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Can Dogs Eat Seafood? What Fish Can I Feed My Dog?

Can dogs eat seafood is a question that comes to the minds of many. For the most part, this article contains everything you need to know, including the benefits and risks.

Seafood is actually very healthy and can be a part of a good diet for your dog.

It is necessary to know exactly what type of seafood your dogs can eat if you’re thinking about adding it to the mix.

Seafood is a very wide category, so you really do have to be careful with the kind of things you introduce to your dog.

With that said, any change to your dog’s diet should be discussed with your veterinarian.

What Seafood Can Dogs Eat?

Can Dogs Eat Salmon?

Fresh salmon is an amazing source of Omega-3 and vitamin D, and it’s also a great source of protein and minerals such as iron, potassium, and magnesium.

Salmon is very popular among dogs, so you can feed it to them raw and you can also find a lot of dog food options with the flavor and benefits of salmon.

Salmon jumping in water – Seafoods Dogs can eat

This fish can be very beneficial for your dog’s skin, coat, cognitive function and immune system.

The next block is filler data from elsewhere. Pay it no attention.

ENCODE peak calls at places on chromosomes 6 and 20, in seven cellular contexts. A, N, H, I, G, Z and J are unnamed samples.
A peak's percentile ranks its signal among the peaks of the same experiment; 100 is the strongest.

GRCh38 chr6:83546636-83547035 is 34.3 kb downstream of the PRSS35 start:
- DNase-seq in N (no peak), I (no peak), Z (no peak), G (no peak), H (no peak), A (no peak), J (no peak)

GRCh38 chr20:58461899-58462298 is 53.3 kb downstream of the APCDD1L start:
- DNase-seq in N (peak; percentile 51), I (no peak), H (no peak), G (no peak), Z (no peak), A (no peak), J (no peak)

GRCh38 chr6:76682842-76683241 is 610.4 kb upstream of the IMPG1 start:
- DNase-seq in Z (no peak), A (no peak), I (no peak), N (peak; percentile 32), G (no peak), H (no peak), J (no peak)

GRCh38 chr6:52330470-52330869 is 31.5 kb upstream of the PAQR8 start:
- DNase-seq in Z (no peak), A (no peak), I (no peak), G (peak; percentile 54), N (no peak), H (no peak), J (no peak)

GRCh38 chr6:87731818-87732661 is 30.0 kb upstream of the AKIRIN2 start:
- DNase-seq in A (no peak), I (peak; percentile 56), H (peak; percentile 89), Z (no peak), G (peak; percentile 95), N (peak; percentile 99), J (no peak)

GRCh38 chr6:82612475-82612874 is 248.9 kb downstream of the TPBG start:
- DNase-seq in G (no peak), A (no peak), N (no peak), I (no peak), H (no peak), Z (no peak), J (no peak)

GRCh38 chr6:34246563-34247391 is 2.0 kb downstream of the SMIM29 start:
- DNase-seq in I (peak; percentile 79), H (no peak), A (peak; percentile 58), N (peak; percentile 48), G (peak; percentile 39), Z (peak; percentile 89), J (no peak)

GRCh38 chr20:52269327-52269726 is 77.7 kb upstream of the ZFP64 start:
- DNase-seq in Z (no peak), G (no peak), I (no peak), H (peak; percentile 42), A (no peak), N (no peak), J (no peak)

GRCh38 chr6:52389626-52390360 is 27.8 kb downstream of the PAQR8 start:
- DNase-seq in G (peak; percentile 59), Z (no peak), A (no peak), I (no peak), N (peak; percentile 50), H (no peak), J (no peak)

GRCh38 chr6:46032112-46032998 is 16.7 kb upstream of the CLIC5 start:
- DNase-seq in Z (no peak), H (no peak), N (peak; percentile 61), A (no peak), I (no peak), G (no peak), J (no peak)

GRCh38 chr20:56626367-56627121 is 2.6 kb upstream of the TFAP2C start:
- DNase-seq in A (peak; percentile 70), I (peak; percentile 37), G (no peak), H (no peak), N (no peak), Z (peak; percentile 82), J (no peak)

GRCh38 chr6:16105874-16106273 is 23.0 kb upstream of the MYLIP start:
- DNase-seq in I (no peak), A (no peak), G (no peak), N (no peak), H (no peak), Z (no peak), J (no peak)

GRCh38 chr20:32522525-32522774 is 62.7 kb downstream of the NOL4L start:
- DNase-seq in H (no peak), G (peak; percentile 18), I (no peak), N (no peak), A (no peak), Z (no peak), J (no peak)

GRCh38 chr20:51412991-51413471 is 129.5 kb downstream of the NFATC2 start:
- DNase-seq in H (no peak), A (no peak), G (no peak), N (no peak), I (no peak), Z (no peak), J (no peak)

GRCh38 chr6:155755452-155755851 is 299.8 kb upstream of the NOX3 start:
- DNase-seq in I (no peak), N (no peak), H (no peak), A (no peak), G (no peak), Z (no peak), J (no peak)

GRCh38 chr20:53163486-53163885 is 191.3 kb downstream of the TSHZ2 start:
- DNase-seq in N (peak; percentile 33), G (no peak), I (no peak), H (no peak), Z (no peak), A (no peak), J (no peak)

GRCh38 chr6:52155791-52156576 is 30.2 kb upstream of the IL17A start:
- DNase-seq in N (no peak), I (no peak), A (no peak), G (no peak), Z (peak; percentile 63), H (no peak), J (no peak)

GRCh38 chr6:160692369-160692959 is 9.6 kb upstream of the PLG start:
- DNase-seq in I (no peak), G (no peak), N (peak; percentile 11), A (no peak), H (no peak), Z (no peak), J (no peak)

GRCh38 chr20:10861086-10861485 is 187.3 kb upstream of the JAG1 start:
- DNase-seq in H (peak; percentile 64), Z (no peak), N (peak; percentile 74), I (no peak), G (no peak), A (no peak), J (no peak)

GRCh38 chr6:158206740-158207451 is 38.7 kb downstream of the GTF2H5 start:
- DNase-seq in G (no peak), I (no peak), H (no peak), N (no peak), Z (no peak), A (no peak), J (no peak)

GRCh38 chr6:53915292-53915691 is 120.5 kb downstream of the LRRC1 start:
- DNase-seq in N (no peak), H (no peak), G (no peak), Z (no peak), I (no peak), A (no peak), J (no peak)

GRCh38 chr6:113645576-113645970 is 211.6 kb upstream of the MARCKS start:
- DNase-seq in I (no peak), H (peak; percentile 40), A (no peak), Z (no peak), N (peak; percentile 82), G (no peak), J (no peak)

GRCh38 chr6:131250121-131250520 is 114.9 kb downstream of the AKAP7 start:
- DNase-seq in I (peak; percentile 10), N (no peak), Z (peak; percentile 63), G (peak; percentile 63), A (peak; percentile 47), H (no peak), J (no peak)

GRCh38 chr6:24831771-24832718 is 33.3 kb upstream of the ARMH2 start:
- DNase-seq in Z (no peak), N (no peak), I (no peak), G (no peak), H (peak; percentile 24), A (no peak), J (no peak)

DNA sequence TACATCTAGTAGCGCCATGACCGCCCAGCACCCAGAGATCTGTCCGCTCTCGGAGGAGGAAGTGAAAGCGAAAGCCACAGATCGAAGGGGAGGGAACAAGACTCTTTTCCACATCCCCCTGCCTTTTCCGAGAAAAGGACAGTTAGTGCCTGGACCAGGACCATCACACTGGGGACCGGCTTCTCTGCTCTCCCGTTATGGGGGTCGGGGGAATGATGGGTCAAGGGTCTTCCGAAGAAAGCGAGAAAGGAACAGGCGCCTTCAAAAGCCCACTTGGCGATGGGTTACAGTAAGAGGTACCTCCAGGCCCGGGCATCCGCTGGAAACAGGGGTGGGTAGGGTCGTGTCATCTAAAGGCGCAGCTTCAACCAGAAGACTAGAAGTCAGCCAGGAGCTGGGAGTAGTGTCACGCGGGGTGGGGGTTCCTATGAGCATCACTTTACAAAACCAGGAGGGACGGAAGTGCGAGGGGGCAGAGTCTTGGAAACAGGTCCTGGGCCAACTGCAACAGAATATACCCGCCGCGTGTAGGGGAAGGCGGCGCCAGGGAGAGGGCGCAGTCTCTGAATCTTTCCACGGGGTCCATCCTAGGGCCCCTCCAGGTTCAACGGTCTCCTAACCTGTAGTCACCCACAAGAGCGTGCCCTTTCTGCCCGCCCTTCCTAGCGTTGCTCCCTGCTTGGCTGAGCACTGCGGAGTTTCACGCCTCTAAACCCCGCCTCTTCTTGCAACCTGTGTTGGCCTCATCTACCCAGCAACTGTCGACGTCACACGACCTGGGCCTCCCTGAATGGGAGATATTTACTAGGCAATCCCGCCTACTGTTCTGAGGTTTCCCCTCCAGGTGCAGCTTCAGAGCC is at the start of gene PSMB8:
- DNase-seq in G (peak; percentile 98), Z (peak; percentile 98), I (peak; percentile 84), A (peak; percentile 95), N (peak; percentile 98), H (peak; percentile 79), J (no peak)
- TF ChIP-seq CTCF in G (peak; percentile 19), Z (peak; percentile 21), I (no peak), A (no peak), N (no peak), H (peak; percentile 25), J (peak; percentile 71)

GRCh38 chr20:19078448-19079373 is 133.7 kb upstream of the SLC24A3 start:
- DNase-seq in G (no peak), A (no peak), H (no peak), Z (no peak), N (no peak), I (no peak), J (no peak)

If you want to incorporate it into your pup’s diet, don’t choose farm raised salmon because they contain a lot of antibiotics and high levels of Polychlorinated biphenyls which can be cancerous.

Buy wild caught to get the benefits you’re looking for, but be cautious nonetheless.

Food poisoning is a great risk because it’s caused by a common parasite found in salmon called Neorickettsia helminthoeca.

Freeze your fish for a couple of weeks to get rid of these parasites before you feed it to your dog.

Can Dogs Eat Mussels?

The green lipped mussels originate in New Zealand and they’re very rich in Omega fatty acids, amino acids, minerals, vitamins, antioxidants, and enzymes.

They can help with strengthening joints, joint mobility, and cartilage maintenance.

In fact, they’re known for being able to relieve pain and inflammation in dogs that suffer from arthritis and even promote cardiovascular health and healthy skin.

Buy green lipped mussels powdered and follow the instructions on the package or give your dog about 15mg per lb.

Make sure there’s no heat processing involved because that destroys all the nutrients of the mussels and we don’t want that.